Thursday, September 14, 2006


Job Satisfaction Blog for Lawyers

The headline caught my eye: "55% of Men Would Take Less Pay for a Satisfying Job." The article is one of many work/life articles on a terrific blog for attorneys called JD Bliss. I've been reading the blog for a while now and have been remiss in waiting so long to talk about it.

JD Bliss was started by former big-firm litigator Joshua Fruchter. The blog's goal is "simple and focused," it says. It aims to "help attorneys leverage their JD degrees into satisfying careers, personal growth, and individual happiness." Of particular interest to us here at PAR, it provides a very useful round up of work/life balance articles, resources for work/life balance, and articles about firms that are trying to provide more balance for their attorneys. One of the more interesting features is a "Work Life Balance Calculator" that helps you to calculate, depressingly, the number of hours per week you spend working. I highly recommend reading JD Bliss on a regular basis.

Back to the headline about men: It refers to an article that appeared in Men's Journal, and while it does not focus specifically on attorneys, it is consistent with what we know about male attorneys' attitudes from other studies and from anecdotal evidence. PAR was one of the first to discuss men's needs for work/life balance, which have remained largely under wraps because men feel they cannot openly discuss them. Men often face a double stigma if they try to break out of the 80-hour a week SuperBiller mold -- they may be viewed (as are many women) as less than committed to their jobs, and additionally they may be viewed as less manly because they are stepping outside of traditional sex-based stereotypes if the "life" side of the balance equation includes caregiving. Happily, we are seeing the stigma lessen slightly for men in firms as more men reduce their hours and openly talk about their desires to have more family time or their responsibilities to care for aging parents.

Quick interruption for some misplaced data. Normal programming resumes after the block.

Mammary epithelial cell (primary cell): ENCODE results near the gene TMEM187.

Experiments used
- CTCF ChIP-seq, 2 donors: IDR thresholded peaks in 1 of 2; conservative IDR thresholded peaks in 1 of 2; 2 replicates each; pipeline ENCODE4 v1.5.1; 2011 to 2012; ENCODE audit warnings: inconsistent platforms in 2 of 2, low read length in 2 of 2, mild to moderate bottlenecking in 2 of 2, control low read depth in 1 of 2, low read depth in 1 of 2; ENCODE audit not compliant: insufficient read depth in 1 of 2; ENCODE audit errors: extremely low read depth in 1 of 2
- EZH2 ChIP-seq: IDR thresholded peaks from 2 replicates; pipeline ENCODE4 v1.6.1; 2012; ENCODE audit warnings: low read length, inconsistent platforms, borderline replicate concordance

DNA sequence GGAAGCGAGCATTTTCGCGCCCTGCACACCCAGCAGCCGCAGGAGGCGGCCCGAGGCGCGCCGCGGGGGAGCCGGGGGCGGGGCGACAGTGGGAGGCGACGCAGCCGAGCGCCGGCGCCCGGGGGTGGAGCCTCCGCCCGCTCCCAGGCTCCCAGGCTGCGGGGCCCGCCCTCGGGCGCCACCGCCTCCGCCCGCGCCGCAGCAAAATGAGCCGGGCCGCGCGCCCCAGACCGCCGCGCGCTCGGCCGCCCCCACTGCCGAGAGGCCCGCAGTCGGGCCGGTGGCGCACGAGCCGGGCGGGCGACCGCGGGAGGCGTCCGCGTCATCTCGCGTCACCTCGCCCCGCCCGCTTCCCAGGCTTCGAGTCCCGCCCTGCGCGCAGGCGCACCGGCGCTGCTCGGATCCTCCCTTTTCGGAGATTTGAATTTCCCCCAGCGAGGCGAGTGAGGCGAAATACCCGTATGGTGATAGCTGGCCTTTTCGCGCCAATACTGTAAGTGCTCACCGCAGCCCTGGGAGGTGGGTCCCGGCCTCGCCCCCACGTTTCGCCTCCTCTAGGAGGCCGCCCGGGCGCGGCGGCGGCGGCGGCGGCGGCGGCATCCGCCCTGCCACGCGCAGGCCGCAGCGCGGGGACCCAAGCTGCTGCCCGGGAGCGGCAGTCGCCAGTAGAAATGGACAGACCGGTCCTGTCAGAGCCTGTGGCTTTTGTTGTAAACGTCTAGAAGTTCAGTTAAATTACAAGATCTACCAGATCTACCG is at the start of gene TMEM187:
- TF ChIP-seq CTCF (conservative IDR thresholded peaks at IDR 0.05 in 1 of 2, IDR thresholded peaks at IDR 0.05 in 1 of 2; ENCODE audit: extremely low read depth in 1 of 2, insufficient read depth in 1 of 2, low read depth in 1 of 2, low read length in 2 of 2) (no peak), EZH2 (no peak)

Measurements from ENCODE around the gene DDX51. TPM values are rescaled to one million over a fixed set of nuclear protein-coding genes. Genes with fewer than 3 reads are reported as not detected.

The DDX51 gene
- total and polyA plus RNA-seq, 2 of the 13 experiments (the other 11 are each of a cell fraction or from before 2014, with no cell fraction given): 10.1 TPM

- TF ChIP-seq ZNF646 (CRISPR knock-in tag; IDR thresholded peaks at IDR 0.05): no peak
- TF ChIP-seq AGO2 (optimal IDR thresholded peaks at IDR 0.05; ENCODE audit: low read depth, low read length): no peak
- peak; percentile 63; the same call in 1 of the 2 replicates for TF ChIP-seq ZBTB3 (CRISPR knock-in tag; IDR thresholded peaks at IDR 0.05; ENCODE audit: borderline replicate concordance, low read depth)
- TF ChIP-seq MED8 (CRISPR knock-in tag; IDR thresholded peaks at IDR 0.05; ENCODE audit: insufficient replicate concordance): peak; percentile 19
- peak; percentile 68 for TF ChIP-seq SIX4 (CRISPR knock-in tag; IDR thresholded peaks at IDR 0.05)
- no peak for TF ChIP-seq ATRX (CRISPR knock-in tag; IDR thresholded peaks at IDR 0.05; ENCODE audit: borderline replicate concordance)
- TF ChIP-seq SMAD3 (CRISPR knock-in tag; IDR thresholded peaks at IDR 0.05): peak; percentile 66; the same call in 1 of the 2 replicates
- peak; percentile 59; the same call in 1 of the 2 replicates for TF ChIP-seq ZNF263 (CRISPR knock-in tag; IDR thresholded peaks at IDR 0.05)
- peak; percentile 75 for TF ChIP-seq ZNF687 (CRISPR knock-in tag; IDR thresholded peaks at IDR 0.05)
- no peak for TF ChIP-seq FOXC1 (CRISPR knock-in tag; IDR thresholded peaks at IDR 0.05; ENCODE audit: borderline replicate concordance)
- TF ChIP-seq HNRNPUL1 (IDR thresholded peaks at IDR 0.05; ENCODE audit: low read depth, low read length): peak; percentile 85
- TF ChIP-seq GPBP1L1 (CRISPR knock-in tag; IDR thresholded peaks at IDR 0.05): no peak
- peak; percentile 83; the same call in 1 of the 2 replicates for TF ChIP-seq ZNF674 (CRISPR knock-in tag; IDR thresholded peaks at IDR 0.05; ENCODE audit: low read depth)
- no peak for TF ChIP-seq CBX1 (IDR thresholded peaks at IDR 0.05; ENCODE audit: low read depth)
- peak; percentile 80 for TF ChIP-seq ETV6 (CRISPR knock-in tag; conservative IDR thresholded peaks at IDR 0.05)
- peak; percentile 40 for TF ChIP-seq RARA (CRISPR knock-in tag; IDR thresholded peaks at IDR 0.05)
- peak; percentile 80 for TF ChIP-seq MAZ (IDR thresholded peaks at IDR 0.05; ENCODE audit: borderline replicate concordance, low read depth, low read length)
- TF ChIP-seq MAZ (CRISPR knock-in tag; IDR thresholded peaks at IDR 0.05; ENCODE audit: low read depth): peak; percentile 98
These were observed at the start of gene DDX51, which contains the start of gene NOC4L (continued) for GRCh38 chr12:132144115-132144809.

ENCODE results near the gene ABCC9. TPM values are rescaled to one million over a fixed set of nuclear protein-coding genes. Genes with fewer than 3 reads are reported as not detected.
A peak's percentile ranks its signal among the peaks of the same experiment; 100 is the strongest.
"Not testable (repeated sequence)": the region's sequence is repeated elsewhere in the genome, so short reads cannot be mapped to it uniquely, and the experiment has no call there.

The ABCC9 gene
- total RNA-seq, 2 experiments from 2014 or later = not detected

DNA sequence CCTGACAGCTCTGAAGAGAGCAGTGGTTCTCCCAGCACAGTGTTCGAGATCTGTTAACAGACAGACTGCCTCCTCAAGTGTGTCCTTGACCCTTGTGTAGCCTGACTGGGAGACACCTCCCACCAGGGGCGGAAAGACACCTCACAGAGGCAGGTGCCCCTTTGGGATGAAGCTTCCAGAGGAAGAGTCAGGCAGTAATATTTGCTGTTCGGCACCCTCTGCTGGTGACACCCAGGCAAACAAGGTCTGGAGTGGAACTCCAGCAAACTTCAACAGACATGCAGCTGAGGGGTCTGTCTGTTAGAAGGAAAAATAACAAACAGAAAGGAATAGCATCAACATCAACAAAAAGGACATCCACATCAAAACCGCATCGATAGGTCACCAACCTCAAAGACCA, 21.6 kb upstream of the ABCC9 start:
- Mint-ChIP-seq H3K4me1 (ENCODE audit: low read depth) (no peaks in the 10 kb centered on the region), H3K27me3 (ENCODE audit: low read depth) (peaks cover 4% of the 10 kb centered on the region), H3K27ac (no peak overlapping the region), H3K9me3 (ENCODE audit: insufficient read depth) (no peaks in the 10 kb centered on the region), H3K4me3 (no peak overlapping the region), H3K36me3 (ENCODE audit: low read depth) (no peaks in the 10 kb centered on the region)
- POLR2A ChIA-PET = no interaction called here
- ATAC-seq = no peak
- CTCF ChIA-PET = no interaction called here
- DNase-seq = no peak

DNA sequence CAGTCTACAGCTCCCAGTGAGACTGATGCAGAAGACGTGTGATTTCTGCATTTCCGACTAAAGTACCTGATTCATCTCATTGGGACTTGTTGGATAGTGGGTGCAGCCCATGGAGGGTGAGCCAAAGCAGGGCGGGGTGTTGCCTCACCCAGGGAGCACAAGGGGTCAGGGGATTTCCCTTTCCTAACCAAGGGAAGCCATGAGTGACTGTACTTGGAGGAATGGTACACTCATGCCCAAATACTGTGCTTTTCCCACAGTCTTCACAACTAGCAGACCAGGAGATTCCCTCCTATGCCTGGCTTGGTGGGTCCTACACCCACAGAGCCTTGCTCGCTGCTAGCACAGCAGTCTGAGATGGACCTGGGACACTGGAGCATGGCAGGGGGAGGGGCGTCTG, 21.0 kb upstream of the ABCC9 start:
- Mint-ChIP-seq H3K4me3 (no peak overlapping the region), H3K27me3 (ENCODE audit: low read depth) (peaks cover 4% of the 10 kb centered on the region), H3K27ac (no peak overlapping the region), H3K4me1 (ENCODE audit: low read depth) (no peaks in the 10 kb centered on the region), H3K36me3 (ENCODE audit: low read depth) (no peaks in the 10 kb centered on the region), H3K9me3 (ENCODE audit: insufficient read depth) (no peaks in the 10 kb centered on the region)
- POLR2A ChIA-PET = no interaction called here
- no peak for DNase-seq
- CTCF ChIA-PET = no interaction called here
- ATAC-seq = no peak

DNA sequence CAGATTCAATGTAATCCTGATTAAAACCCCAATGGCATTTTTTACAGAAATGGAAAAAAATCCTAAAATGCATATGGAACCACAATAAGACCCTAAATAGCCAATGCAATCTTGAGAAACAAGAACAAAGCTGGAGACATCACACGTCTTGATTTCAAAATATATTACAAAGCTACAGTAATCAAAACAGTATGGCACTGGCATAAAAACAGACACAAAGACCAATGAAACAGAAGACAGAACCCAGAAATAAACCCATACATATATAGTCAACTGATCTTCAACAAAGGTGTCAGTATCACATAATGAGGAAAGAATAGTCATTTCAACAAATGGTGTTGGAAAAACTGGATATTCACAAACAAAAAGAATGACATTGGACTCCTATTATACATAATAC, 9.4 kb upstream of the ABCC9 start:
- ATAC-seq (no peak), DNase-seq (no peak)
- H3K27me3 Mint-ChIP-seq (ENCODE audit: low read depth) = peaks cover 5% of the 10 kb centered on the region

Firms need to listen to these men, and to read between the lines when men leave the firm because "they've always wanted to teach" or "can't pass up this great opportunity to go in-house" -- work/life balance isn't just a women's issue.



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